In subsequent ART launches and PI planning events, the heads of engineering, product strategy, product management and other senior leaders participated with great commitment—bolstering the adoption at a grassroots level.

The event itself excited and motivated team members: “We had fun as a team in PI planning and that enabled us to do better work,” says one team member.

Hybrid implementation model—ARTs + Non-ARTs

As the company launched two ARTs, it did so with just two coaches. For that reason, EdgeVerve continued running non-SAFe teams on the same cadence—in what it calls a “hybrid model.”

“We didn’t have the coaching capacity to structure everyone into SAFe, but they all aligned on the same cadence with a centralized backlog,” Barnahor explains.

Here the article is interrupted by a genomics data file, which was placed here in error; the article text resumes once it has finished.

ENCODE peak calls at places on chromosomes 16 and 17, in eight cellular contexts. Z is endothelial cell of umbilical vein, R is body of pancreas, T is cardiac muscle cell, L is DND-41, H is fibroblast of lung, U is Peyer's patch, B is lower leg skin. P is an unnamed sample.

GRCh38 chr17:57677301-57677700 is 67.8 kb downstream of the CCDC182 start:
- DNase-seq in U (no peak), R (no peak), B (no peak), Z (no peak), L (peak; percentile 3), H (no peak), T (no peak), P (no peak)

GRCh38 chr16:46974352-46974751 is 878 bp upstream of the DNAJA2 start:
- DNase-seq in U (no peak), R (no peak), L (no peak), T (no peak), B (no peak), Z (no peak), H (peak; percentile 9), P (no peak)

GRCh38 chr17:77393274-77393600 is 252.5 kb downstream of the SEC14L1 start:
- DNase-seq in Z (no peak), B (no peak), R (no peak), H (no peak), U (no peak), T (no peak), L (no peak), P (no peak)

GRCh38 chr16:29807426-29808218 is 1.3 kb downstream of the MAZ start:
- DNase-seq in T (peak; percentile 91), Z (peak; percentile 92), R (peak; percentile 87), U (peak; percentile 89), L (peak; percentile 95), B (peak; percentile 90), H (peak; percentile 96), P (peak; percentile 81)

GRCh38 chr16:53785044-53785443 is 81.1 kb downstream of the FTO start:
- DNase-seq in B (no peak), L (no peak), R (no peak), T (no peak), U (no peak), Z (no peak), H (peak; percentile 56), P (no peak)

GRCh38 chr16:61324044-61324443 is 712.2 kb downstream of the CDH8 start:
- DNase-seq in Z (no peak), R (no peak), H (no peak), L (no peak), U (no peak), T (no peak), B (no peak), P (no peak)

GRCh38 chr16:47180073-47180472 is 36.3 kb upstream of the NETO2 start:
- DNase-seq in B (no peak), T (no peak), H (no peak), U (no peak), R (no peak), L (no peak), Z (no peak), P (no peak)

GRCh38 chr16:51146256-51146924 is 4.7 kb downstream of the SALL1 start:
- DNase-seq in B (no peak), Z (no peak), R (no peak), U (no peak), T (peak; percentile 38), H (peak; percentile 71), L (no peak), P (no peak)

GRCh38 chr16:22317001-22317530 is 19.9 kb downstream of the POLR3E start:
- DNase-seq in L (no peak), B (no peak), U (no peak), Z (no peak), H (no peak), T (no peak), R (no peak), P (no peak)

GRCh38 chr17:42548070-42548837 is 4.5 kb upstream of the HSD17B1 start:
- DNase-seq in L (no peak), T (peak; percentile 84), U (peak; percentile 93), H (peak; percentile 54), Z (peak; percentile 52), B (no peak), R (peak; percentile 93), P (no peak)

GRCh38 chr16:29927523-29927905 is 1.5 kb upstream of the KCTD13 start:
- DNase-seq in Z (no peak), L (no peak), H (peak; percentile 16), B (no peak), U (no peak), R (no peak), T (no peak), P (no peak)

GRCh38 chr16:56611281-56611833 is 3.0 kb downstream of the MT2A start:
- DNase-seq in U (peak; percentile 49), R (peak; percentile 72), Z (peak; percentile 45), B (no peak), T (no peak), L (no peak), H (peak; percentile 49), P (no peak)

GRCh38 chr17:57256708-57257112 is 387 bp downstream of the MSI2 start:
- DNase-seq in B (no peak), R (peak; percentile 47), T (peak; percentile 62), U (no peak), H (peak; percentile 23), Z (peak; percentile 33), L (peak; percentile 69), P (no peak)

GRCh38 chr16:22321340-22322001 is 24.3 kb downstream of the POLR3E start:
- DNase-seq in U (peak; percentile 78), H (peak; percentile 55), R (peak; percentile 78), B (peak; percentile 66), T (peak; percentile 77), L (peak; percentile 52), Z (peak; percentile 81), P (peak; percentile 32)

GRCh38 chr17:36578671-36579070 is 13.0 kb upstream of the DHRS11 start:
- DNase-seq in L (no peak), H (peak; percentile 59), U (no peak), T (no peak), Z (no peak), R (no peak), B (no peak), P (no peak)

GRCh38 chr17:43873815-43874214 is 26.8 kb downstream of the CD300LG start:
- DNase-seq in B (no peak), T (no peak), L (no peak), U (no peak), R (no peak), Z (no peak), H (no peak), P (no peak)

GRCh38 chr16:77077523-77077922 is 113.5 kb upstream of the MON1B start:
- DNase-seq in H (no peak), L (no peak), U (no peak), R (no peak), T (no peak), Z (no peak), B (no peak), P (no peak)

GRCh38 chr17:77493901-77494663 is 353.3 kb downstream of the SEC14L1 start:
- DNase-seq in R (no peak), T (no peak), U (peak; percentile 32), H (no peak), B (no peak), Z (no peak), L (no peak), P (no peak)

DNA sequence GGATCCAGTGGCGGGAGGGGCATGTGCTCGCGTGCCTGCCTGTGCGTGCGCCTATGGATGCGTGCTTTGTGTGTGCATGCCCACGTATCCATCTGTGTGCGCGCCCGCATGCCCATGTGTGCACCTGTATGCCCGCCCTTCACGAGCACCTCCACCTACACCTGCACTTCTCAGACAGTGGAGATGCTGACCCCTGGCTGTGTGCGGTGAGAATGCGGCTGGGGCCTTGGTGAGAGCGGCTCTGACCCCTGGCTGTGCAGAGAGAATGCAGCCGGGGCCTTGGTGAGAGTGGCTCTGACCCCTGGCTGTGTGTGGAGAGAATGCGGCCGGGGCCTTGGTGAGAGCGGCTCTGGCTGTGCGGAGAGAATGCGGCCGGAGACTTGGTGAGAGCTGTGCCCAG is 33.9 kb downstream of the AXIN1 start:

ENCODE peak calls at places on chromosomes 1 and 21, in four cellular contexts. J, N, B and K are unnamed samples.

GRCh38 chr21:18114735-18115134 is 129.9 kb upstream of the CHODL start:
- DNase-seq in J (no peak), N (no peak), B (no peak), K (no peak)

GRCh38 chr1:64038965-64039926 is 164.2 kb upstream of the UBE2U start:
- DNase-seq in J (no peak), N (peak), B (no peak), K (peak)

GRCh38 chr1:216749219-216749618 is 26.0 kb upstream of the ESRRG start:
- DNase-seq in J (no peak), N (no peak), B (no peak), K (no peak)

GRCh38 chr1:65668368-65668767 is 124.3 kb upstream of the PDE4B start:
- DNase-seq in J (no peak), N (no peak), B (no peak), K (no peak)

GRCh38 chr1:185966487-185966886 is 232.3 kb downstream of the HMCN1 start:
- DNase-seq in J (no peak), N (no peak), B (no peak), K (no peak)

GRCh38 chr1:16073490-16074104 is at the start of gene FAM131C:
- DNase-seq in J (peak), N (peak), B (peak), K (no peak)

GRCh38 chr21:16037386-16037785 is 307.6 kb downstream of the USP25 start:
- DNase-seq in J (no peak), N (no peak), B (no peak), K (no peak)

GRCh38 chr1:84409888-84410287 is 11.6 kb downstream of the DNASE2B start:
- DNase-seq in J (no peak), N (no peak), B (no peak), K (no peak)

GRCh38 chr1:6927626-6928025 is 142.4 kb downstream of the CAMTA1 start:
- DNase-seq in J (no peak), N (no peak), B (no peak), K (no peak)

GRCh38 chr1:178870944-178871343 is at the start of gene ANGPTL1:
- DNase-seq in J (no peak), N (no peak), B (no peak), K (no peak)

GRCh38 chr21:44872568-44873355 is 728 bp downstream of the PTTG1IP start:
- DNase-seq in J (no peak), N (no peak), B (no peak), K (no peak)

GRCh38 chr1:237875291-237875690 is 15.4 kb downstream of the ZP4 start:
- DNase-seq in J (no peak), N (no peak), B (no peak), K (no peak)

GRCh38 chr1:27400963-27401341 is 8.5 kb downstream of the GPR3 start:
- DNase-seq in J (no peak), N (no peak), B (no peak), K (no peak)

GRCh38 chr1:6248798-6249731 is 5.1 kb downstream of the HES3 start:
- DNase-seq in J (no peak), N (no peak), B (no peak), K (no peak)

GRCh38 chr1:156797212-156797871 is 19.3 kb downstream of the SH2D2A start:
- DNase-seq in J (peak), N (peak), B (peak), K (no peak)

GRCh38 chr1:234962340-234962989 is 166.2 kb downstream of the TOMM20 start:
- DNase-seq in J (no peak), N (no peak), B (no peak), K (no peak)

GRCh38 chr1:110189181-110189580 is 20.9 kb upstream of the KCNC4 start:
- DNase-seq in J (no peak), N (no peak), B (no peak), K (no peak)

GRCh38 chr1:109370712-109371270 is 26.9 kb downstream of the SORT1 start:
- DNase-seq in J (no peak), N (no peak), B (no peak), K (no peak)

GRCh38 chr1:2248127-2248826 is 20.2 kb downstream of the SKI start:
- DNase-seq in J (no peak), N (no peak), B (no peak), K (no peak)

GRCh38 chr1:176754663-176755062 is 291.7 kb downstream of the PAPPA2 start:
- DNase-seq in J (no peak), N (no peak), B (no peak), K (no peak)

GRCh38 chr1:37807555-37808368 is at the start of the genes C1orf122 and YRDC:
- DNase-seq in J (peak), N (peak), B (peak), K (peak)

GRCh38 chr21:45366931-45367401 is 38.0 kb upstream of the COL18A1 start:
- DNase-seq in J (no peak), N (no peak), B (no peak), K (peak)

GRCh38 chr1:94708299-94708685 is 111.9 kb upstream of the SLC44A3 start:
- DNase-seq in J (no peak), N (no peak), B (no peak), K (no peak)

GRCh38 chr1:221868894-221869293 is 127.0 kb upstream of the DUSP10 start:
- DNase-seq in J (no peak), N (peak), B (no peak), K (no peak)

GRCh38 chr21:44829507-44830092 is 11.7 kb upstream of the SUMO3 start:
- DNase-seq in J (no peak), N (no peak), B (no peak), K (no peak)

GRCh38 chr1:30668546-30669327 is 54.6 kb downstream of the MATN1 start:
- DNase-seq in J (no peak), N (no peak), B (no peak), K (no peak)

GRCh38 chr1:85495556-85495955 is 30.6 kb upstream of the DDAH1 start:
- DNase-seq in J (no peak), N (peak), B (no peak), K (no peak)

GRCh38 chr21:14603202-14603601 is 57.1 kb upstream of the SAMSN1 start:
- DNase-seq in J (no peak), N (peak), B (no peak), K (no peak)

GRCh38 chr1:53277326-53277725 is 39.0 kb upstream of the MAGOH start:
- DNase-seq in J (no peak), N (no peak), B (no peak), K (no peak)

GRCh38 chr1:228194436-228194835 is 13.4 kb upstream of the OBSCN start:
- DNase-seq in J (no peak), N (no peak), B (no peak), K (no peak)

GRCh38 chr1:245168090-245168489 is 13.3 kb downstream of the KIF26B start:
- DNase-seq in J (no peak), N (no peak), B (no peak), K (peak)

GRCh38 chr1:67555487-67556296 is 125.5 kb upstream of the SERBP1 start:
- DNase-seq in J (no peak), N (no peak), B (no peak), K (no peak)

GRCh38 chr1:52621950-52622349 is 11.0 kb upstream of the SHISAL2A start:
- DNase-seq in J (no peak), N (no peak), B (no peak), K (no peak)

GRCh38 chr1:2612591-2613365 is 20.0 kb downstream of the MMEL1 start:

While EdgeVerve began implementing SAFe, managers of other products outside of ARTs were trained concurrently in Program-level activities.
Under the hybrid approach, all product teams (ARTs and non-ARTs) aligned in several ways:

  • The same cadence (sprints and PI)
  • Working in IBM Rational Team Concert
  • Pre-planning + PI Planning (For non-ARTs, only managers joined in PI planning)
  • Execution (For non-ARTs, there was no coaching. Leads managed the work as previously but with a focus on demos in cadence with ARTs.)
  • Product and solution-level demos
  • Retrospectives (In non-ARTs, only managers joined.)

“The hybrid model of implementation of a full ART plus managers first in non-ART teams contributed to faster alignment and predictability across products within the integrated banking solution,” Barnahor says.

Very quickly, teams began delivering on cadence, demonstrating early value to management. SAFe also sharpened visibility, enabling them to predict more accurately. As a result, the Product Management Organization began to understand the power of “velocity” as a prediction metric and began using the Agile dashboard that EdgeVerve developed.

Changing the Culture